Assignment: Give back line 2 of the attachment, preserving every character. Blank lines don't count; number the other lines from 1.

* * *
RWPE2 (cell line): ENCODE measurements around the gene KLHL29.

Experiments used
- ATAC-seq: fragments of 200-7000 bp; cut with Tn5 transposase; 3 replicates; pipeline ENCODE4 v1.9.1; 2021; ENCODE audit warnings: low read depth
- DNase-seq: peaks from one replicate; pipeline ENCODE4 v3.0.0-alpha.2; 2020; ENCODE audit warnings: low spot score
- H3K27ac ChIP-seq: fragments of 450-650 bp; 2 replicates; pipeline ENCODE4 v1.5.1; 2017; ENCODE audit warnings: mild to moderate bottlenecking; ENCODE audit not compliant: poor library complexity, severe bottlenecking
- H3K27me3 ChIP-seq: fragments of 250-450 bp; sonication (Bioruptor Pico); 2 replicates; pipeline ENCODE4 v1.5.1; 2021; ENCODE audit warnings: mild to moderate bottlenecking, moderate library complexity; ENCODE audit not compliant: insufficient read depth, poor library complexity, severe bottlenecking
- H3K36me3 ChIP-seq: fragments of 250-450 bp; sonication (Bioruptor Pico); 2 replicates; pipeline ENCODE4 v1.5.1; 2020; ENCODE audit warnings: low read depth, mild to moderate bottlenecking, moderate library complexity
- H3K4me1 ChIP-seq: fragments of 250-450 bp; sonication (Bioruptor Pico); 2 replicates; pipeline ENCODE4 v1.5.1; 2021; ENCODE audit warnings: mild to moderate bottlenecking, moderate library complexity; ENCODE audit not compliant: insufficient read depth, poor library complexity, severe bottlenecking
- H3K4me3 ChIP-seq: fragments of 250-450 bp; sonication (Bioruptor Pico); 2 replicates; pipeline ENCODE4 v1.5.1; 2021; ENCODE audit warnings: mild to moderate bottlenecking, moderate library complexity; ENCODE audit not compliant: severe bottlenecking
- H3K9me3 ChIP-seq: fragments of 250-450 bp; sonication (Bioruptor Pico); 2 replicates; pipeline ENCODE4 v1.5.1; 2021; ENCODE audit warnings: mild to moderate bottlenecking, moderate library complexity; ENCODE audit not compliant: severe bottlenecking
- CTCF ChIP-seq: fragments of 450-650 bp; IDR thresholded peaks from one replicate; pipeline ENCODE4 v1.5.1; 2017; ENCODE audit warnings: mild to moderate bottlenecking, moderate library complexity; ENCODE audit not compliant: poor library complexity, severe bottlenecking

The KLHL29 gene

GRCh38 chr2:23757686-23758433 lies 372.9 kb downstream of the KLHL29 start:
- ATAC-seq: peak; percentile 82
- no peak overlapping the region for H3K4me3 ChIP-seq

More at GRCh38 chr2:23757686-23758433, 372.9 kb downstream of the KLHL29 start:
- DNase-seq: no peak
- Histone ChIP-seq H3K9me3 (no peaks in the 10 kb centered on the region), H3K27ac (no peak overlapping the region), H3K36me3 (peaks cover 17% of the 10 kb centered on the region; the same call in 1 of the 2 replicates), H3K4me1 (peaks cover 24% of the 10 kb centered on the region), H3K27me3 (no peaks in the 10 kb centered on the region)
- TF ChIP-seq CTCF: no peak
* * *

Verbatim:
Experiments used